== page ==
The bond between mother and child — there is, perhaps, no deeper relationship on earth. It’s unconditional love in its purest form.
Whether a child spent nine months growing in our belly or was dreamed about for nine years and came into our waiting arms via adoption, the connection is undeniable when we stare into their newborn eyes or hold them for the first time. And though it may not feel quite so immediate for some mothers, and those feelings will undoubtedly wax and wane through the years (hello, teenagers!), this visceral bond is unlike any other.
I knew, of course, that motherhood would change me in countless ways. But, seven years into this journey, I continue to be surprised by the strength of the bond I feel with my children.
Over the years, there I’ve experienced numerous bizarre moments as a mother; there have been unexpected physical and emotional connections that nobody told me would happen. But as strange as they’ve been, I’m not alone: Other moms, too, have experienced this intense “mother’s intuition,” long after the umbilical cord has been cut.
Following are six examples of parents’ “sixth sense” that I’ve experienced. Do any of these happen to you?
1. Feeling phantom kicks. I don’t know if it’s because my children were delivered via C-section — which basically meant that my insides were ripped out and laid on a table — but I felt phantom kicks with both children for about the first two months postpartum. Sure, science may say it was my organs settling back into their designated places, but they felt like kicks, and it was freaking weird. The “kicks” mostly happened at night, when I was trying to catch an hour or two of sleep before the next feeding. The first time it happened I ran my hands over my belly as I’d done when I was pregnant, worried that something was amiss.
2. Hearing imaginary cries. I was on a work trip to Kansas City; my 4-month old baby was home with my husband. And yet, I found myself waking several times at night in my hotel room to what sounded like my son’s “FEED ME NOW!” cries. Each time I woke disoriented and blurry-eyed, looking for the baby monitor that wasn’t in my hotel room. Sure enough, when my husband and I spoke the next morning, he reported an especially difficult night. I secretly loved that, even far away, my son and I were connected. (And today, at 4 years old, he is still very much a mama’s boy.)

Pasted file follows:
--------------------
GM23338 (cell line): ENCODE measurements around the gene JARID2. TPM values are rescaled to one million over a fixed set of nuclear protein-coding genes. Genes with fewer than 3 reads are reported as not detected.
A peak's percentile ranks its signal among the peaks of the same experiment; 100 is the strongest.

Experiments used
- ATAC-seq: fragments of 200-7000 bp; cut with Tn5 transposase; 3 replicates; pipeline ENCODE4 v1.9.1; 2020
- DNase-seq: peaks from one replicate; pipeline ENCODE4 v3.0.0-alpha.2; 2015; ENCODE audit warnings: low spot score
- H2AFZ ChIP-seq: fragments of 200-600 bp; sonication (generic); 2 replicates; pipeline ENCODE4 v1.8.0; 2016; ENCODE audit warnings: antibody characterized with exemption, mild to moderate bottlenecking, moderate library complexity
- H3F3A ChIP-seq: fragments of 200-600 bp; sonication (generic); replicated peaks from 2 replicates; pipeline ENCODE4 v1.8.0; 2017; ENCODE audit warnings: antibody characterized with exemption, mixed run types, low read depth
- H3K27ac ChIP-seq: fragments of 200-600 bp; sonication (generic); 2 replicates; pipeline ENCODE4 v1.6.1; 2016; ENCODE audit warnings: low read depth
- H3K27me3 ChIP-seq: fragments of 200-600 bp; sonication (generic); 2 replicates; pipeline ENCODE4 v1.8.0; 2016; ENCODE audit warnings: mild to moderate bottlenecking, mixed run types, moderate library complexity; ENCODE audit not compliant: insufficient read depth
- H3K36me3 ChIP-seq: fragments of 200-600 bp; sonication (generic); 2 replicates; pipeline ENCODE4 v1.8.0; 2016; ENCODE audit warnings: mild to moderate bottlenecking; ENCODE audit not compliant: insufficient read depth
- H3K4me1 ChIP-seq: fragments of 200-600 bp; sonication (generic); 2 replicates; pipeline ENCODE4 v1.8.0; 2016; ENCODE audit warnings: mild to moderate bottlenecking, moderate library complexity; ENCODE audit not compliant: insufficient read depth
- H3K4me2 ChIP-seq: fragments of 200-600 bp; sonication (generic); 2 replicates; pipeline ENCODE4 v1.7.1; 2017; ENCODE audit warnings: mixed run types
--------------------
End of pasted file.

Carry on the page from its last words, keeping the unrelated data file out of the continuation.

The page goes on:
3. Waking up before just before your baby wails. Those early weeks of parenthood often feel like a giant blur, but I do remember many nights waking up only seconds before my daughter or son began crying, either to eat or get changed. Some of that may be related to the changing rhythms of a mother’s body’s — having to wake frequently to feed on demand — or just the overall sleep deprivation that causes restless rest. Whatever it is, though, it is a bizarre sensation when you wake with a start — and then hear your baby cry or your toddler whimper. When my son was potty-training, I’d sometimes wake in the middle of the night just moments before he’d yell for me, asking for help using the potty. Yes, it was weird, but it was also really cool.
4. Sensing your kid’s presence at the edge of your bed. This may be the freakiest of them all. You’re totally asleep but somehow you feel eyes on you. Sure enough, your kid is standing at the foot of your bed, ready to ask for water or a different lovey or why pigs play in the mud. No matter how many times it’s happened to me, I still get wigged out — and, in fact, it just happened last night. I was tossing and turning, something I typically do the morning before an early run (I get anxious because I worry about oversleeping). Apparently, my 4-year-old son needed me, because I opened my eyes and there he was, blond hair ruffled and big brown eyes pleading for help because it was “too dark” for him to go the bathroom alone. I glanced at my clock; it was 4:24 a.m., exactly one minute before my alarm was set in order for me to join my 5 a.m. running group.
5. Having your phone on hand when daycare or the school nurse calls. How many times do you run into a meeting at work and realize you left your phone at your desk, only to race back and get it “just in case?” Sure enough, that’s when the dreaded “Your kid threw up, please come and get him” call comes. Yes, your kid was totally smiling and healthy this morning, but now, at 1:53 p.m., he is suddenly is spiking a 102 degree fever. But that’s OK. Grab your stuff and go; your mom intuition knew this was coming.
6. Reading their emotions before they express to you what’s wrong. Sometimes you just know there’s something amiss with your kiddo, without them ever saying a word. Maybe it’s the way they hugged you when you picked them up at school, or the way their eyes looked past you when you asked about their day at dinner. A mom’s intuition — especially a Jewish mom’s intuition — is a force to be reckoned with; we don’t even need to be in the same room to know something feels off. And though we may not be able to fix the problem at hand — and sometimes we shouldn’t — our kids need to know we love them unconditionally, and that we will support them on their good days and their bad days.
What other “sixth-sense” moments have you experienced with your own children?